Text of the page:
HARRISBURG -- Opponents of the new state voter ID requirement rallied outside the Capitol this afternoon on the eve of a hearing on a challenge to the law.
Commonwealth Court will hear arguments starting Wednesday from the ACLU of Pennslyvania and several other organizations seeking to overturn the legislation.
Standing before an inflatable Liberty Bell, people organized by the NAACP and labor unions argued that requiring voters to present an approved form of photo identification would disenfranchise legitimate voters. H.T. Berry, vice president of an International Brotherhood of Electrical Workers local in Beaver County, said he believes the law is illegal.
"All it's effecting is the middle and lower class people," he said. "It's a ploy to attack these people to get Obama out of office."
Organizers could not point to any participants who will be unable to vote because of the law, but they said they know of people who may be prevented from voting. Sandra Thompson, president of the York branch of the NAACP, walked around with a clipboard looking for potential voters to register.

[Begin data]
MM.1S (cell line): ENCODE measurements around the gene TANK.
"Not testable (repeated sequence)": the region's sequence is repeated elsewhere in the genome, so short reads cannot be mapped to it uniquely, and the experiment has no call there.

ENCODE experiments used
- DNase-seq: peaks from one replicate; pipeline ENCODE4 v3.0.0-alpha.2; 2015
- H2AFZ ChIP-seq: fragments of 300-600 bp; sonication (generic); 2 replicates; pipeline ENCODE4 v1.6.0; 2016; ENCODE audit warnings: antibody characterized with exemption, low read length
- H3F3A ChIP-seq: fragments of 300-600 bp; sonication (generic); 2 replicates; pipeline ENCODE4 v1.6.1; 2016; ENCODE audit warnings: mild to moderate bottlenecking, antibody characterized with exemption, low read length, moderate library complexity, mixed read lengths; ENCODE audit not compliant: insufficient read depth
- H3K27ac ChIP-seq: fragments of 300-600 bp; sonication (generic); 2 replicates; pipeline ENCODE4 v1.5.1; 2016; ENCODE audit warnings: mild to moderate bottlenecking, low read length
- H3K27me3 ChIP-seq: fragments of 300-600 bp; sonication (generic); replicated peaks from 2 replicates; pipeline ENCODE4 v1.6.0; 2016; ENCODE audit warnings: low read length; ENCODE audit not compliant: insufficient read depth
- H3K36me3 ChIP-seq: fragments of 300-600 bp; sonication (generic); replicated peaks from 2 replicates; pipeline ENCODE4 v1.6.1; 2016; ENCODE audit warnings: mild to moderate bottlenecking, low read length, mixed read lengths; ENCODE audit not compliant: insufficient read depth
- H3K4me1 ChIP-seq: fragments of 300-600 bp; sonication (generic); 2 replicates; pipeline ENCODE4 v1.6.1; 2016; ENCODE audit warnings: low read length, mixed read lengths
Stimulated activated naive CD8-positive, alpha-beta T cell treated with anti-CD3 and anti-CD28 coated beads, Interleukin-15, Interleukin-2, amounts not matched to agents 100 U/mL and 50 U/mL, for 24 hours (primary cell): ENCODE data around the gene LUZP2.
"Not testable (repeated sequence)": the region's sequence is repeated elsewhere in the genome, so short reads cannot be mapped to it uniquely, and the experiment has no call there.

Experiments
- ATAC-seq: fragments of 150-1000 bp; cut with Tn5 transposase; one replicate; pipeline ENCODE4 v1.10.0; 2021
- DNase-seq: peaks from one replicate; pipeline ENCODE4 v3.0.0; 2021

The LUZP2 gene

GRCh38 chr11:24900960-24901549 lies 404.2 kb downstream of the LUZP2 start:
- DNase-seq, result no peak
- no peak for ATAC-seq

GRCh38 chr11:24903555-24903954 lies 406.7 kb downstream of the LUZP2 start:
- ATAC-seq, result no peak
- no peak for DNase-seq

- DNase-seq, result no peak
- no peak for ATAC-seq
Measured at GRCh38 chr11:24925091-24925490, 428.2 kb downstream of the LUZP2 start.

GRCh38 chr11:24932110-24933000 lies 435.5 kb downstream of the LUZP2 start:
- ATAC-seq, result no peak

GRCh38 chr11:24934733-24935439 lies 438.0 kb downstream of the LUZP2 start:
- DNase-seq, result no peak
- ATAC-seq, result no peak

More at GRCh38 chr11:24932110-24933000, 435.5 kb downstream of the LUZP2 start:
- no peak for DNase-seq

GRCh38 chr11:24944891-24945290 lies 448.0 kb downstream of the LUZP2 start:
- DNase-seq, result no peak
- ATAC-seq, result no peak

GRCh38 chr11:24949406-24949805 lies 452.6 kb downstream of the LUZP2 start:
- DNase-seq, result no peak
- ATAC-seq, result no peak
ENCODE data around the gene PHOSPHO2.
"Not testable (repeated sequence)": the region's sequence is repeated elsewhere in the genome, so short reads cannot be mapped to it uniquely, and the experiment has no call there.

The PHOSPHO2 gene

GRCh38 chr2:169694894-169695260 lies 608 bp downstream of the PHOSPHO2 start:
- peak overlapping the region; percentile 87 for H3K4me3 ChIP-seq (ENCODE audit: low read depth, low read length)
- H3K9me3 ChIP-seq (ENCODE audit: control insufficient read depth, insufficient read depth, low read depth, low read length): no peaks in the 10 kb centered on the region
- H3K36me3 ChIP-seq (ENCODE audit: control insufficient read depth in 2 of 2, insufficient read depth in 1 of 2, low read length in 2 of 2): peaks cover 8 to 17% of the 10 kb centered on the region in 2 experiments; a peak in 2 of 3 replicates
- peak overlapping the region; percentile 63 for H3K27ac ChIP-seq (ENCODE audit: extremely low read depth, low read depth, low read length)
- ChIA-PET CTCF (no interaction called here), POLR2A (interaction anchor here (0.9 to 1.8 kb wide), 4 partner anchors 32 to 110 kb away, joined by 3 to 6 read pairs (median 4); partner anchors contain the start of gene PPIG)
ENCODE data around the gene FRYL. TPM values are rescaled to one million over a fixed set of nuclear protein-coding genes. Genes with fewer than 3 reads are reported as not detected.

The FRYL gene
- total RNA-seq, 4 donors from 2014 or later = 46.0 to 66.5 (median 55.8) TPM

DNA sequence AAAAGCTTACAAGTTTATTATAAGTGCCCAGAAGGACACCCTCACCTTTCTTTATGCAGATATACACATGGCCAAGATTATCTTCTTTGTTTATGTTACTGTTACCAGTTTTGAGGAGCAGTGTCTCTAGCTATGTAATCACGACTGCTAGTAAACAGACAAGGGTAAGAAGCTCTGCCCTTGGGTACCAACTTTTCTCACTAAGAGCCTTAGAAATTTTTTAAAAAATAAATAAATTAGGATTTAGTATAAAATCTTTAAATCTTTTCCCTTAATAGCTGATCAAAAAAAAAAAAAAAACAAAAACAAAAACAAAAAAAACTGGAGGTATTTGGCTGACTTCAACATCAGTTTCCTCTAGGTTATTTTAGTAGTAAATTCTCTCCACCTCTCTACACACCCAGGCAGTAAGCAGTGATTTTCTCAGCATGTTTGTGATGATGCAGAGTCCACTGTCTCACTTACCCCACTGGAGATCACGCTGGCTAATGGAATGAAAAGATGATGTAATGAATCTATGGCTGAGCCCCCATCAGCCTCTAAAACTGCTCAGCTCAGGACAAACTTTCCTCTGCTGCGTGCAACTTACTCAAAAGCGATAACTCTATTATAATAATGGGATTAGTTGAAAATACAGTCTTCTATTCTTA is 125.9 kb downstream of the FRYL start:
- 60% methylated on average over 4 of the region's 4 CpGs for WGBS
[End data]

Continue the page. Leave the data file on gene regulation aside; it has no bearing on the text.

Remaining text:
Secretary of the Commonwealth Carol Aichele responded to the rally with a press conference defending the law. Only members of the press were allowed inside the Senate room, and protesters in the hall chanted: "We want in."
Asked about a stipulation, signed by both parties in the lawsuit, that the state would offer neither evidence of in-person voter fraud in Pennsylvania nor evidence that voter fraud would be likely without the law this November, Ms. Aichele said there are few cases of such kind of fraud.
"The attorney general is not going to pursue the issue of cases brought for voter impersonations, for voter fraud," she said. "If there are cases, there are very few."
But she suggested this might be because district attorneys use limited resources to prosecute other crimes: "If you're a district attorney in a county, and you have a choice to prosecute crimes like murder, rape and armed robbery, you're going to do that before you go after the voter fraud cases."
Ms. Aichele said the law would build confidence in the voting process, and she described ways the Department of State is working to ensure that all legitimate voters can cast their ballots.
Karen Langley: firstname.lastname@example.org or 717-787-2141